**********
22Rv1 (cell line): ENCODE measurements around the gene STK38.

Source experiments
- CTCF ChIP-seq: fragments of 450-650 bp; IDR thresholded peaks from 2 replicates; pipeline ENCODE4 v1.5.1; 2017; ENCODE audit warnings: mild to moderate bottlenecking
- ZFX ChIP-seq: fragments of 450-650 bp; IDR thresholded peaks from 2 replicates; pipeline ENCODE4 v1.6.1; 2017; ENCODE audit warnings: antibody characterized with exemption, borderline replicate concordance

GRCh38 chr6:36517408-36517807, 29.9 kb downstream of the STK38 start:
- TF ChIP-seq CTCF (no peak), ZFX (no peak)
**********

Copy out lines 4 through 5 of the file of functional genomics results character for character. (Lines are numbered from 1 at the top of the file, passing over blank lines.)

- ZFX ChIP-seq: fragments of 450-650 bp; IDR thresholded peaks from 2 replicates; pipeline ENCODE4 v1.6.1; 2017; ENCODE audit warnings: antibody characterized with exemption, borderline replicate concordance

GRCh38 chr6:36517408-36517807, 29.9 kb downstream of the STK38 start: